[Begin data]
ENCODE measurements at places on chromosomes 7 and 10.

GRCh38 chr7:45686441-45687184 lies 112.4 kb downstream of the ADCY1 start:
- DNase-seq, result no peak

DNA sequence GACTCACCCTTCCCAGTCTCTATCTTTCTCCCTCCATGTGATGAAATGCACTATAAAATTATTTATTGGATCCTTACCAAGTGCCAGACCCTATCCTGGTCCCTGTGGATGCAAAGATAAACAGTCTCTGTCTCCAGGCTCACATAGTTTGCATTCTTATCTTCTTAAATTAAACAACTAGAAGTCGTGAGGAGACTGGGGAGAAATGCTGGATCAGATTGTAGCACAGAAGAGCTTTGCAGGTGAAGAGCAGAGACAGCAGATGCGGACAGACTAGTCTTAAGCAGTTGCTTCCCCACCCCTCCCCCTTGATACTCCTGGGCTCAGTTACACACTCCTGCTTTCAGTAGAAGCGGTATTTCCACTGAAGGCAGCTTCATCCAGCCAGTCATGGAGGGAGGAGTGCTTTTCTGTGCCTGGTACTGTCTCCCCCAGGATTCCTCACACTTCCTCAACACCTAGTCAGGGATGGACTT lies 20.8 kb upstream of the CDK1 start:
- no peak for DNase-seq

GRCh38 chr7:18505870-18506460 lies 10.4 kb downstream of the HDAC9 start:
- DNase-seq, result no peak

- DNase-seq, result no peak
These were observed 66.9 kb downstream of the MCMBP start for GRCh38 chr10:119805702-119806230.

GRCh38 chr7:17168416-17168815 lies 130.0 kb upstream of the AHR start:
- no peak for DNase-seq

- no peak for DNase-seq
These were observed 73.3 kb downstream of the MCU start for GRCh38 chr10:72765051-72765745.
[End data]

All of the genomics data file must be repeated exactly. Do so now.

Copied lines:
ENCODE measurements at places on chromosomes 7 and 10.

GRCh38 chr7:45686441-45687184 lies 112.4 kb downstream of the ADCY1 start:
- DNase-seq, result no peak

DNA sequence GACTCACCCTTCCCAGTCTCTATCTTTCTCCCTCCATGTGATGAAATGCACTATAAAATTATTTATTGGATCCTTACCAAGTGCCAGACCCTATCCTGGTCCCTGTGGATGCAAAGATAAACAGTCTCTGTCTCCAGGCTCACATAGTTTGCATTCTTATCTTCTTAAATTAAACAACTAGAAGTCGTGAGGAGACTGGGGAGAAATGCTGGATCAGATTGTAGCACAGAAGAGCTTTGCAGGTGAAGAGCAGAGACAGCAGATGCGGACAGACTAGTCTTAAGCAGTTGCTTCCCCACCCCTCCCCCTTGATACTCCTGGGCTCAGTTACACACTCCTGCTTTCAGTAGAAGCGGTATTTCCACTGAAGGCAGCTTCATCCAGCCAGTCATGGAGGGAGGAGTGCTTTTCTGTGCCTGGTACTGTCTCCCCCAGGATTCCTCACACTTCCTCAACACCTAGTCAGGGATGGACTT lies 20.8 kb upstream of the CDK1 start:
- no peak for DNase-seq

GRCh38 chr7:18505870-18506460 lies 10.4 kb downstream of the HDAC9 start:
- DNase-seq, result no peak

- DNase-seq, result no peak
These were observed 66.9 kb downstream of the MCMBP start for GRCh38 chr10:119805702-119806230.

GRCh38 chr7:17168416-17168815 lies 130.0 kb upstream of the AHR start:
- no peak for DNase-seq

- no peak for DNase-seq
These were observed 73.3 kb downstream of the MCU start for GRCh38 chr10:72765051-72765745.